The Southwestern Historical Quarterly, Volume 45, July 1941 - April, 1942 Page: 34
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Southwestern Historical Quarterly
to the federal tax on state banks. Returning all regulation to
the states was, he held, nothing more than protection against
monopoly and fortification against schemes "that are sometimes
inaugurated throughout the East for the purpose of bringing
about a money crisis to the detriment of the business interests
of the country." Against the principles of the third party,
whose scheme was to issue money on agricultural products,
he believed their "proposition for the government to own and
operate railroads and telegraph lines is contrary to every prin-
ciple of republican government." He pointed out that although
the Populist party professed to be a friend to bimetallism,
in reality it was the avowed enemy of both silver and gold.
"They advocate fiat money, a circulating medium based upon
nothing except the breath of the government," and were they
given the power, soon the nation would be plunged into a
vortex that would bring disaster and ruin to all.142
Competing at the Democratic county convention for the party's
nomination for Congress were, besides Colonel Milner, Charles
Henderson Yoakum from Hunt County; C. B. (Buck) Kilgore
from Wills Point, Van Zandt County; Judge Felix McCord of
Tyler; Jim Jones; and Horace Chilton. The newspaper ac-
count of Milner's defeat at the convention read:
The editor of this paper went down in defeat at
Mineola with McCord and Kilgore. He entered the
convention with more chances of defeat than any of
his competitors. Truth and candor compel us to admit
that nothing that he had done in the canvass entitled him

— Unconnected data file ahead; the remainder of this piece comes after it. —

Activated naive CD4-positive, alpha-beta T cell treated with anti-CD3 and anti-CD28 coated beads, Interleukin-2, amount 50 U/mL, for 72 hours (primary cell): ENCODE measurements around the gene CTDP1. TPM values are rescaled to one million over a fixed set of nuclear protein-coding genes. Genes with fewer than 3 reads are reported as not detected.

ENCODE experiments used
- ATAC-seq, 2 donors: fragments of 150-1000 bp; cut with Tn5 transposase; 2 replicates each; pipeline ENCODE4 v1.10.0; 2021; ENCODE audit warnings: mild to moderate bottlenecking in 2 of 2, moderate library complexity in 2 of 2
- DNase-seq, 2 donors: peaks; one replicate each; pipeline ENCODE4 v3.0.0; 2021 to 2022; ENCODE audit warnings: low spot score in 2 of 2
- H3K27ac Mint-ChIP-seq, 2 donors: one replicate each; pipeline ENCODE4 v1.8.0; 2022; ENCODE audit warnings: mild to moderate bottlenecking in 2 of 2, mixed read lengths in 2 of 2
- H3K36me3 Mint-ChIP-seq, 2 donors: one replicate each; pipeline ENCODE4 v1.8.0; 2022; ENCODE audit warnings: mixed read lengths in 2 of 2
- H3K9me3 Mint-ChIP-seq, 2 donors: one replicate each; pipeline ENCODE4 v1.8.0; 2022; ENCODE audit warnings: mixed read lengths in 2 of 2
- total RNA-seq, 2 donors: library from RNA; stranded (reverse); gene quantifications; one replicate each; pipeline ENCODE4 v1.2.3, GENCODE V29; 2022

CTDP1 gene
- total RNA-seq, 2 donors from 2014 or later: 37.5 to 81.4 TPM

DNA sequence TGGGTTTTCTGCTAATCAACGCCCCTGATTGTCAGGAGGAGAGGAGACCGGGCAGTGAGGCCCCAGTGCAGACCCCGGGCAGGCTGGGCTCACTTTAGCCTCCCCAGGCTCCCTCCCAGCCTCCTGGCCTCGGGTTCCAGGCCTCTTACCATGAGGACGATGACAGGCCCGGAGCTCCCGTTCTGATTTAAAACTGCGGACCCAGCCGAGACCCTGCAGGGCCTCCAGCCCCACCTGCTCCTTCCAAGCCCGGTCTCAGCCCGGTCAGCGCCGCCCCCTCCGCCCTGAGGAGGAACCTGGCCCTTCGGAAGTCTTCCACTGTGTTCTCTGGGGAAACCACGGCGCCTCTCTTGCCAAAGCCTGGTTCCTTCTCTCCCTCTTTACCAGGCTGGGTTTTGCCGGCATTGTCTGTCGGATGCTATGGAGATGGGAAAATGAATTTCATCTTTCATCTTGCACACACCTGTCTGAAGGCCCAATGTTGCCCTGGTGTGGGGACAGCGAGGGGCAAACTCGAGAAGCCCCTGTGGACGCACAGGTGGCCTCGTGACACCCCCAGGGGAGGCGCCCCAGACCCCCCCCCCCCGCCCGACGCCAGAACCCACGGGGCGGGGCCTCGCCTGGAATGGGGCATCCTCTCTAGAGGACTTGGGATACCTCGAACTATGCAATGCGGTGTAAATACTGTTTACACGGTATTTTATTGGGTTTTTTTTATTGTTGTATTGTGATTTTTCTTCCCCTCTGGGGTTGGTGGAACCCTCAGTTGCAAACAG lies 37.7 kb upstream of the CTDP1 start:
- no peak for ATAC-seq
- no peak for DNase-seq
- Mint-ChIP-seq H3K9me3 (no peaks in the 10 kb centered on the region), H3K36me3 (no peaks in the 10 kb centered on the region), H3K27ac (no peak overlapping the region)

to the honor. He made no canvass. From the day he
announced up to within a week of the convention he was
detained at home on account of sickness in his family.
That, however, was his misfortune, and not the fault
of the democracy of this district. He went into the
convention backed by the zealous support of a large
majority of the democrats of Rusk County, and at the
seat of war his cause was conducted by friends as
true and faithful as God Almighty ever raised up to
bless the world and to strengthen confidence in His
creatures. His defeat will not hurt, in the least, the
democratic party, nor will it retard the efforts that
are being constantly put forth to accomplish re-
form in the government. The star of democratic des-
tiny is just as bright as it ever was.'43
142"Milner Announces for Congress," an undated clipping from Mrs.
Milner's Scrapbook, p. 17.
'43Untitled, undated clipping from Mrs. Milner's Scrapbook, p. 11.
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Texas State Historical Association. The Southwestern Historical Quarterly, Volume 45, July 1941 - April, 1942, periodical, 1942; Austin, Texas. (texashistory.unt.edu/ark:/67531/metapth146053/m1/40/: accessed August 19, 2017), University of North Texas Libraries, The Portal to Texas History, texashistory.unt.edu; crediting Texas State Historical Association.